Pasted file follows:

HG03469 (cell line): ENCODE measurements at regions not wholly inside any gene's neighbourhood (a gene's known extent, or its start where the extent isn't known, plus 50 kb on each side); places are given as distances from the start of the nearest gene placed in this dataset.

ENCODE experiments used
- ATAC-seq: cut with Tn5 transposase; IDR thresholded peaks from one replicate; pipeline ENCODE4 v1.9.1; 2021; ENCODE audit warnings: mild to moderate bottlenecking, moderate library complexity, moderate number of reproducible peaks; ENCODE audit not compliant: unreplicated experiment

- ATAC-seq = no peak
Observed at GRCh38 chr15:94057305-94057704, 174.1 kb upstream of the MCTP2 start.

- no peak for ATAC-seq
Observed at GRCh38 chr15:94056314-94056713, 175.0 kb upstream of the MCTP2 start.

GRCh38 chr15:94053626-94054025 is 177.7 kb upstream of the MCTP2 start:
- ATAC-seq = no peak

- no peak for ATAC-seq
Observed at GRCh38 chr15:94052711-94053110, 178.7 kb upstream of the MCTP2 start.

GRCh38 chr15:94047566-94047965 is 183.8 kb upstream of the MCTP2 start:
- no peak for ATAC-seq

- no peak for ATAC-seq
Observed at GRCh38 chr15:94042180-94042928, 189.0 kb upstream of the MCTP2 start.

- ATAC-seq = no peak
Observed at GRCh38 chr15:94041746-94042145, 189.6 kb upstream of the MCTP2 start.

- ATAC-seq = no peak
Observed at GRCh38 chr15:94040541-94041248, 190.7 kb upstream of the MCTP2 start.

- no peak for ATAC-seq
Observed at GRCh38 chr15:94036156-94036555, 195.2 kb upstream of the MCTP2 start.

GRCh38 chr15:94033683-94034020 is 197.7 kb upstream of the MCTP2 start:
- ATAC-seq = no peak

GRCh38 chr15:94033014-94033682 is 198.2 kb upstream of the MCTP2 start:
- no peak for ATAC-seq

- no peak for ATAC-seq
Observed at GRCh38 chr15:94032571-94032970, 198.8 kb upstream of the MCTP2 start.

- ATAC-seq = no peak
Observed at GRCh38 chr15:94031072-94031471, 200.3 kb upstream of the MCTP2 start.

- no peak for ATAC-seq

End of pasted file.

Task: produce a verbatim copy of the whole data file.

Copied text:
HG03469 (cell line): ENCODE measurements at regions not wholly inside any gene's neighbourhood (a gene's known extent, or its start where the extent isn't known, plus 50 kb on each side); places are given as distances from the start of the nearest gene placed in this dataset.

ENCODE experiments used
- ATAC-seq: cut with Tn5 transposase; IDR thresholded peaks from one replicate; pipeline ENCODE4 v1.9.1; 2021; ENCODE audit warnings: mild to moderate bottlenecking, moderate library complexity, moderate number of reproducible peaks; ENCODE audit not compliant: unreplicated experiment

- ATAC-seq = no peak
Observed at GRCh38 chr15:94057305-94057704, 174.1 kb upstream of the MCTP2 start.

- no peak for ATAC-seq
Observed at GRCh38 chr15:94056314-94056713, 175.0 kb upstream of the MCTP2 start.

GRCh38 chr15:94053626-94054025 is 177.7 kb upstream of the MCTP2 start:
- ATAC-seq = no peak

- no peak for ATAC-seq
Observed at GRCh38 chr15:94052711-94053110, 178.7 kb upstream of the MCTP2 start.

GRCh38 chr15:94047566-94047965 is 183.8 kb upstream of the MCTP2 start:
- no peak for ATAC-seq

- no peak for ATAC-seq
Observed at GRCh38 chr15:94042180-94042928, 189.0 kb upstream of the MCTP2 start.

- ATAC-seq = no peak
Observed at GRCh38 chr15:94041746-94042145, 189.6 kb upstream of the MCTP2 start.

- ATAC-seq = no peak
Observed at GRCh38 chr15:94040541-94041248, 190.7 kb upstream of the MCTP2 start.

- no peak for ATAC-seq
Observed at GRCh38 chr15:94036156-94036555, 195.2 kb upstream of the MCTP2 start.

GRCh38 chr15:94033683-94034020 is 197.7 kb upstream of the MCTP2 start:
- ATAC-seq = no peak

GRCh38 chr15:94033014-94033682 is 198.2 kb upstream of the MCTP2 start:
- no peak for ATAC-seq

- no peak for ATAC-seq
Observed at GRCh38 chr15:94032571-94032970, 198.8 kb upstream of the MCTP2 start.

- ATAC-seq = no peak
Observed at GRCh38 chr15:94031072-94031471, 200.3 kb upstream of the MCTP2 start.

- no peak for ATAC-seq